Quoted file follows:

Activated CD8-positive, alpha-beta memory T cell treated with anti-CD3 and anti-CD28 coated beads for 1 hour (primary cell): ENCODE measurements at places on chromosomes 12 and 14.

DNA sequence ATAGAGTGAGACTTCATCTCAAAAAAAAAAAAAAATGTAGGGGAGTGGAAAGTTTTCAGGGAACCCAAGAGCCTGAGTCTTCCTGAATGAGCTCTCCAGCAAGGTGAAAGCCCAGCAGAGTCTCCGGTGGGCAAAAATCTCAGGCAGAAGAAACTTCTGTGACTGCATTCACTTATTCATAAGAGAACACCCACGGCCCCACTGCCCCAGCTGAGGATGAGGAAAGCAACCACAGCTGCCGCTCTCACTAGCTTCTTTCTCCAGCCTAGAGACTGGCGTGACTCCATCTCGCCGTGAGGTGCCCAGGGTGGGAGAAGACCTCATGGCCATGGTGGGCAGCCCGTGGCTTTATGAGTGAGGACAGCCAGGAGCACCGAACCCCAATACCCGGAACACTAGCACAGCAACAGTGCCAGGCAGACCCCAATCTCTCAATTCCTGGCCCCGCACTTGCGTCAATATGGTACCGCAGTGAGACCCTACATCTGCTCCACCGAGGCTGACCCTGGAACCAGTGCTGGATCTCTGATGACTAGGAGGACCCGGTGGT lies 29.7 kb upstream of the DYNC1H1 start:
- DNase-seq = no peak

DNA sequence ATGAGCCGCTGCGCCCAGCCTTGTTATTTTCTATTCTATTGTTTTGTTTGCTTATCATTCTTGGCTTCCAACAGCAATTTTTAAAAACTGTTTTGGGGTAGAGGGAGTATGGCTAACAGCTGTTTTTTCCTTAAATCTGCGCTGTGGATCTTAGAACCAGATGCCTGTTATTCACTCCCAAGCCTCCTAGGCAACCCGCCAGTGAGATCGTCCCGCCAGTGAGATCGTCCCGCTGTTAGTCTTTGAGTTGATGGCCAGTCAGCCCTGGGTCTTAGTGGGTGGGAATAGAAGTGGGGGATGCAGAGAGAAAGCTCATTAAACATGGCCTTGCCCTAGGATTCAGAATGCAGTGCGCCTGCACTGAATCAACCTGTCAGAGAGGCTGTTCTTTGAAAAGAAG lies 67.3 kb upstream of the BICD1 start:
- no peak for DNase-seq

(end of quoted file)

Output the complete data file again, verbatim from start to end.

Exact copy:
Activated CD8-positive, alpha-beta memory T cell treated with anti-CD3 and anti-CD28 coated beads for 1 hour (primary cell): ENCODE measurements at places on chromosomes 12 and 14.

DNA sequence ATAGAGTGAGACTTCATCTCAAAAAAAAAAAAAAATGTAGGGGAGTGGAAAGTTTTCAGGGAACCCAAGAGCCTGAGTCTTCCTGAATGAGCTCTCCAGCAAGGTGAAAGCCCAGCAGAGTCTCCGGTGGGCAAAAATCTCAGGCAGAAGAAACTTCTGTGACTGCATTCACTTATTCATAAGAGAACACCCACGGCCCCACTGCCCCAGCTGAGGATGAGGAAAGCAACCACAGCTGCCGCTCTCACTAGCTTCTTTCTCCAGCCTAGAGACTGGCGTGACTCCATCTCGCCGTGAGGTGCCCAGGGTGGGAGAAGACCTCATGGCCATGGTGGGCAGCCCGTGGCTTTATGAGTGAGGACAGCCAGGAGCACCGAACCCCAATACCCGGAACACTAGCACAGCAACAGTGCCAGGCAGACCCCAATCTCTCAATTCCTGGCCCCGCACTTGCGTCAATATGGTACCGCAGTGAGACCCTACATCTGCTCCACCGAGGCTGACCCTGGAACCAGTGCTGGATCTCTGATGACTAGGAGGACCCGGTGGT lies 29.7 kb upstream of the DYNC1H1 start:
- DNase-seq = no peak

DNA sequence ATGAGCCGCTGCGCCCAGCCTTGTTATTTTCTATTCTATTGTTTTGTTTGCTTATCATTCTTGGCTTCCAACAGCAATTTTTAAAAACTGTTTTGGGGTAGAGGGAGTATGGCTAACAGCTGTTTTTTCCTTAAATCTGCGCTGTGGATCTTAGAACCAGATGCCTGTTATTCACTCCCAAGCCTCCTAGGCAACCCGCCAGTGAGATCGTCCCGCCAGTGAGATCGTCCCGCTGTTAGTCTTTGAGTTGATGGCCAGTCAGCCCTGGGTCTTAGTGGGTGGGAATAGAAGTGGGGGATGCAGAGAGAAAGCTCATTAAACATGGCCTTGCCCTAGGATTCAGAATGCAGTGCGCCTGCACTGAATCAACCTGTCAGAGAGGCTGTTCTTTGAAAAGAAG lies 67.3 kb upstream of the BICD1 start:
- no peak for DNase-seq